None of us gets to choose our genetic predispositions, which culture we’ll be born into, or who will raise us. We simply react to events based on the personality we were programmed with. On a philosophical level, none of us has free will, however on a practical level, we should still be held accountable for our actions. In fact, whether we’re held accountable for our actions or not is another input which partially determines our future actions.

Westworld’s exploration of free will is a bit muddled because they combine the concepts of free will and freedom together, but these are two different things. Free will is more of a philosophical concept, which is interesting to think about, but has no practical consequences. Freedom is more about whether or not another entity is controlling your actions. When William is talking about free will, he’s speaking philosophically, but when Dolores speaks about free will, she’s really talking about freedom, which is a different conversation.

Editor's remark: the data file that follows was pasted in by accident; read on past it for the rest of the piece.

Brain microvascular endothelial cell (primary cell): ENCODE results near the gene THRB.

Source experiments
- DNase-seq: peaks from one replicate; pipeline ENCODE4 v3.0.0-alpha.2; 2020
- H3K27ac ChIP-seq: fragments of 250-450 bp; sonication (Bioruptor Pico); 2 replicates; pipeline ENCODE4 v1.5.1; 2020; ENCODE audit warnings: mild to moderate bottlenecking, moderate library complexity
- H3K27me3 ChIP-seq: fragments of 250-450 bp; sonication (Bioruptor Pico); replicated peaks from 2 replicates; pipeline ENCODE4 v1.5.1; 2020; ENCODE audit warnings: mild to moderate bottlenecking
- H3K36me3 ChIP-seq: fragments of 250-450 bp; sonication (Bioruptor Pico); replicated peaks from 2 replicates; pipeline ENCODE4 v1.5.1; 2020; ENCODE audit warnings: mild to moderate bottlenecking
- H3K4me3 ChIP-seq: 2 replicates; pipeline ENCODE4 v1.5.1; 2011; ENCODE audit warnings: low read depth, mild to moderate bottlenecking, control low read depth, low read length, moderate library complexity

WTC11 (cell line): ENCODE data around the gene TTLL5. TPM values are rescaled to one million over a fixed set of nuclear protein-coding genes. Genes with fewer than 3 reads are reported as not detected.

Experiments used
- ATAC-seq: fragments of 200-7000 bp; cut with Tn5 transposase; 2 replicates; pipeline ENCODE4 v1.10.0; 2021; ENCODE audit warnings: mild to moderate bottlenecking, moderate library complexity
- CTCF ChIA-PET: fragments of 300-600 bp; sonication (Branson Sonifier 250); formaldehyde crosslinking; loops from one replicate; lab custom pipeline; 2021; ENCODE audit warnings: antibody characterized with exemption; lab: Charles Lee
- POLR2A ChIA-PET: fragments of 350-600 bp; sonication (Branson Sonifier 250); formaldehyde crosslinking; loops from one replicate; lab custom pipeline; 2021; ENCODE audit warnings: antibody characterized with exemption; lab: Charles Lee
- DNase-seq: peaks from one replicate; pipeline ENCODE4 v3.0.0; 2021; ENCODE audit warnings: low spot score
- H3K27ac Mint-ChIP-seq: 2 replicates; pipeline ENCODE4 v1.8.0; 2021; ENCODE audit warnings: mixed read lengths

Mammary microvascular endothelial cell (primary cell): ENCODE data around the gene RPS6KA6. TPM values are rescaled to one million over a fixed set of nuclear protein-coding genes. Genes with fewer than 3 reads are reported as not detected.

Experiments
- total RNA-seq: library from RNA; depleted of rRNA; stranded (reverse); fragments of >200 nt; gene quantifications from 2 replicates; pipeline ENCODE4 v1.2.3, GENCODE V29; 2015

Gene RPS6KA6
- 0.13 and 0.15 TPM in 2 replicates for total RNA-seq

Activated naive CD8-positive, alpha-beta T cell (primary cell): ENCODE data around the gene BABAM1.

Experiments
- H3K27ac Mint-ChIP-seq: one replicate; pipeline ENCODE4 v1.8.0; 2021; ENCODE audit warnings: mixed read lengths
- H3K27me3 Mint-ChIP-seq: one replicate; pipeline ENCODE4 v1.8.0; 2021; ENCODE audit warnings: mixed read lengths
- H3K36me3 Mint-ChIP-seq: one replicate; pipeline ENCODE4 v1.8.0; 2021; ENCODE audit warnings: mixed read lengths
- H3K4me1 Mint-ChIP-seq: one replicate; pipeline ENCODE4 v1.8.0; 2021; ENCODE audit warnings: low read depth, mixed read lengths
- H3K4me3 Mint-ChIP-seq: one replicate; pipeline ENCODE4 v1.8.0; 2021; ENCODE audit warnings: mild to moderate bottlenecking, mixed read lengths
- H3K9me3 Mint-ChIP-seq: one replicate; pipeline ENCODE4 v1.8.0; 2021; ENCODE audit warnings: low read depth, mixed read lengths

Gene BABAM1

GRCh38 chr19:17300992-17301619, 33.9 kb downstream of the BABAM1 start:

Westworld’s exploration of freedom is a simplistic one: you either have it or you don’t. However, it’s not as cut and dry as that. Your freedom always has to be balanced against another’s freedom. Your right to swing your fist ends at my face. Freedom of speech doesn’t mean you can say whatever you want. There are certain restrictions such as perjury, slander, false advertising, shouting “Fire!” in a crowded theater, etc.

In order for all of us to live together in society, certain restrictions on freedom are necessary. Your right to smoke doesn’t give you the right to expose others to second-hand smoke. A company’s right to pollute the air needs to be weighed against a community’s right to breath clean air. A con artist’s right to trick people out of their money should be weighed against their victim’s right not to have their money taken.

Saying that freedom is always a good thing in and of itself is too simplistic and doesn’t reflect the complexity of the real world. If you drive recklessly, you put other’s lives in danger. If you don’t get vaccinated, you risk exposing others to a deadly disease. Everything we do affects others in some way and it’s selfish for us not to consider that. I get that Westworld is a TV show, so it’s necessary for them to simplify things, but I felt like they simplified things a bit too much.